6 October, Hastings Function Centre
Fringe in the ‘Stings 2017
Louise Beuvink enters to three seconds of the Andrew’s Sisters’ trumpet sounds wearing a forties dress, flared and waisted. This type of ‘waisted’ is never mentioned however.
She opens by thanking Hastings for packing out the venue for her. She is genuine and has us laughing early on with a confident blend of kick-arse and old-fashioned girl. She loses the gorgeous shoes early on. They are high, “like a shitty ex-boyfriend that you adored initially but they just end up hurting you.”
The table next to me has six women, self-diagnosed as ‘early thirties’, and they are typical of the crowd with only six men raising their hands when asked. Louise assures them that they will enjoy the show and she is right, all through the one-hour stand-up comedy, male laughter is loud and appreciative.
She is a ‘lady’ of today. The language is peppered with the f-bomb, there is a long, very funny spiel on the latest steamy feminine hygiene practices, and a Mary Poppins-esque, sweetly delivered song, “just a spoonful of liquor helps the gentlemen go down…in the most delightful way.”
Louise hilariously describes her depressed Emo stage she now says glamourised an illness. She’s never had therapy (expensive and Dutch don’t go together it seems), so she flies return to Wellington. That way she gets to offload on a complete stranger for free.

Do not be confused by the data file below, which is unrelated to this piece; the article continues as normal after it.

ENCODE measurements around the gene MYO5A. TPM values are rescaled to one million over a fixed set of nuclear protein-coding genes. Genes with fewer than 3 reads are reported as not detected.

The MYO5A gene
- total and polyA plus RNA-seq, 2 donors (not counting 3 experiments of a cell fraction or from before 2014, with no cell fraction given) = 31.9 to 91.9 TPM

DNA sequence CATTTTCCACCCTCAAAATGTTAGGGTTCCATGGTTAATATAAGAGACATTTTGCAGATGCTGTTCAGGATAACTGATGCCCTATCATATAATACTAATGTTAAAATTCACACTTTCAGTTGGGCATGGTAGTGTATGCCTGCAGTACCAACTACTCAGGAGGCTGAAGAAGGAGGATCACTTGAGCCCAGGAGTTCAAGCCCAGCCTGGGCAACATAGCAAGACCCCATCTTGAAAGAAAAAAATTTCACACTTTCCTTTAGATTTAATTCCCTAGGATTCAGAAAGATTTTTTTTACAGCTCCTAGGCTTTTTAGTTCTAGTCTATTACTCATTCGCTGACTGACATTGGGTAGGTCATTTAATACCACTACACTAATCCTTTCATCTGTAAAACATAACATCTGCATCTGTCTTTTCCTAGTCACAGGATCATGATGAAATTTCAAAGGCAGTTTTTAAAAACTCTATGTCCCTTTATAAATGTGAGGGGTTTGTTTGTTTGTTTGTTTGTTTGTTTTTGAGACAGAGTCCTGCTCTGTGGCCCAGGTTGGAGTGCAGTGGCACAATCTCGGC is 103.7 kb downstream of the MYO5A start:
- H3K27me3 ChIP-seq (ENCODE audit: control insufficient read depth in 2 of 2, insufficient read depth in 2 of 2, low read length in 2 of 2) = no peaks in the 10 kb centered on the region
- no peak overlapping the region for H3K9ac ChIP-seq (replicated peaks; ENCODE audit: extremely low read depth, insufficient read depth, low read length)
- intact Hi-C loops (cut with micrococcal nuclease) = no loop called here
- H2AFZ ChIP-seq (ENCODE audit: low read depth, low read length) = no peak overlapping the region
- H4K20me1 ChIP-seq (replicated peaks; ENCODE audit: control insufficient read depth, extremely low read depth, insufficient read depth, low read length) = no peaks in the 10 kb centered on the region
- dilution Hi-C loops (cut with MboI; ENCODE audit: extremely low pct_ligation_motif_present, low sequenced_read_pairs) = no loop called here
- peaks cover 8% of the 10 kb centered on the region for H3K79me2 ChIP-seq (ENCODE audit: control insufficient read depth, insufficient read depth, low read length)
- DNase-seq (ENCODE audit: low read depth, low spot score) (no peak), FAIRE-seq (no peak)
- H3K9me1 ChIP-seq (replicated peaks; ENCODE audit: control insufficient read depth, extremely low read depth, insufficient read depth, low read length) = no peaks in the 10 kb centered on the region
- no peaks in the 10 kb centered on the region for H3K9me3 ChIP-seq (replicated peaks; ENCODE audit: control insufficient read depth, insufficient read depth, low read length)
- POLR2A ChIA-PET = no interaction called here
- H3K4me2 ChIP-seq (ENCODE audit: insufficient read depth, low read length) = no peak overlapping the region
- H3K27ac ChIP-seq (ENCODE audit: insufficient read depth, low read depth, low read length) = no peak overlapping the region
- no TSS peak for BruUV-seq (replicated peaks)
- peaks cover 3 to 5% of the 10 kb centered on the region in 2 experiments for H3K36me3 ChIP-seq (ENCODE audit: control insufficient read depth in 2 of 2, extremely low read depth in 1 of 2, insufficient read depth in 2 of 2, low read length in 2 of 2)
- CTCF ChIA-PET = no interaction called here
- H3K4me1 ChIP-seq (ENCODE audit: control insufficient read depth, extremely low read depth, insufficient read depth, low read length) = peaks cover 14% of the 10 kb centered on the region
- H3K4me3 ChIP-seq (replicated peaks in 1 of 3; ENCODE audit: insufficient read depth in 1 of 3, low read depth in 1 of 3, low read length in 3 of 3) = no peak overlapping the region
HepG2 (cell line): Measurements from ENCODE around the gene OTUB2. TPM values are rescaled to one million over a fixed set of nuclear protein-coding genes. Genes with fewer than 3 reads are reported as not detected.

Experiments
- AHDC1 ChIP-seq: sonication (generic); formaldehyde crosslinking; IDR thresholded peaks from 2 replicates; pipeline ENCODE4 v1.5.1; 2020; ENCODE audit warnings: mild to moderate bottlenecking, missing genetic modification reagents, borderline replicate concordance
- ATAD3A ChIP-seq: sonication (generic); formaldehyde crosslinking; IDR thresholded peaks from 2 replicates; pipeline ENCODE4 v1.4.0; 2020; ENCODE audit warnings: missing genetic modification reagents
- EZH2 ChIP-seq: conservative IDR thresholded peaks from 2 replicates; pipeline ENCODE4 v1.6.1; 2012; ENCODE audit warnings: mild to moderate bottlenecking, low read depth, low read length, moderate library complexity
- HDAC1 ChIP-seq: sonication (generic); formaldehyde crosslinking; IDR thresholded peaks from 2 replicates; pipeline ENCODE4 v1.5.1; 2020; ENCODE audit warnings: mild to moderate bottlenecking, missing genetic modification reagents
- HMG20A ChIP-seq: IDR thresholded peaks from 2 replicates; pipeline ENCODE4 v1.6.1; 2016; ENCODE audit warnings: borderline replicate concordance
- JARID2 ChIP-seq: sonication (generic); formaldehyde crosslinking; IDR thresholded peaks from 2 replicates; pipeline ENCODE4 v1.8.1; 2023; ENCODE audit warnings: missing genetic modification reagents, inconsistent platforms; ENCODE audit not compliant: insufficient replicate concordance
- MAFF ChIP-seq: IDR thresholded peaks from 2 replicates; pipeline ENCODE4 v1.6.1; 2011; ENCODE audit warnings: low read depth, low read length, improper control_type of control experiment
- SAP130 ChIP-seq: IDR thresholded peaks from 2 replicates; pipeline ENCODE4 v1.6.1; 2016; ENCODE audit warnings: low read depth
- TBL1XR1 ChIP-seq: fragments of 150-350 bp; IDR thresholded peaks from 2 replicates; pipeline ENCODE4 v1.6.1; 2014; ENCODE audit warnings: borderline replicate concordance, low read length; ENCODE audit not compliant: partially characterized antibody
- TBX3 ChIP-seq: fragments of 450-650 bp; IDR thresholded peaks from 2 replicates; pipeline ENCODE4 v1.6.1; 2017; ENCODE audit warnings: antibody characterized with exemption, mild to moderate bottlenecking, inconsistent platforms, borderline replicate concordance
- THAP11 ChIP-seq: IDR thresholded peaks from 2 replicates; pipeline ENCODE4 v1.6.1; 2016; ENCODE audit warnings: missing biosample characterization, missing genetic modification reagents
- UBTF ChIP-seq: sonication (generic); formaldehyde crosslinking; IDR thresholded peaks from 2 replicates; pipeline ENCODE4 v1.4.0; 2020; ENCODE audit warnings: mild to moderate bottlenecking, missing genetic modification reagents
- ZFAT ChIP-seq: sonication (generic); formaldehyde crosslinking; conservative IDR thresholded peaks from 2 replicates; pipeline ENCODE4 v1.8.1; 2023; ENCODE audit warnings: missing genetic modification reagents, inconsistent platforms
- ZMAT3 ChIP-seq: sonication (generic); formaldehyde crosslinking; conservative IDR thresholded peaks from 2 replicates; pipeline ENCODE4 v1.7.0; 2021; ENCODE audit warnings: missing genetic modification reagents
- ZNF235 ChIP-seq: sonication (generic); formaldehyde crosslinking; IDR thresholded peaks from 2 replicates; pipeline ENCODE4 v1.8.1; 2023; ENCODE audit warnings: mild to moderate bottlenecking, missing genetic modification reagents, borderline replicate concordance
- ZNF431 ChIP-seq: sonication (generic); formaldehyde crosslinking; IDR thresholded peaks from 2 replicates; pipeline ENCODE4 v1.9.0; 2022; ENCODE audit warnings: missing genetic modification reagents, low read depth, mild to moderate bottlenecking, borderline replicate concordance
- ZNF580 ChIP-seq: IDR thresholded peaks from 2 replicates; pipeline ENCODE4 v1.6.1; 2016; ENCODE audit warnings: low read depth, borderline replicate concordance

She’s had a really cool boyfriend for three years but she almost lost him in the beginning when that girl that no-one likes, but who seems to always turn up at parties, got involved. Yes, drunk Louise. “You know, when you’re too drunk to pretend you’re sober enough to…” we are given various scenarios here, funny and true. She’s good.
If a lady’s number one concern is ‘Appearance’, two is ‘Catering’, and boy, this girl can cook! Chicken Paté made with saveloys, delicious! Audience representative, Caroline, is brought forward to help whizz this delicacy up (even matching aprons), before Louise introduces us to the miracle of turning Goon Creek cask white wine into Champagne…or bubbly stuff anyway.
I thoroughly enjoyed the show. It wasn’t mean or demeaning, may even have been liberating for some, and it’s always great to be able to, indirectly, laugh at ourselves. Chucking an orange bowl across the stage full of all the f—s she gave about voiding the Soda Stream warranty, got a house of laughs in itself.
Louise shared her vulnerabilities, her lovely voice and sharp wit generously. I would go again and take some girl-mates, or my husband. Did I say she was good?
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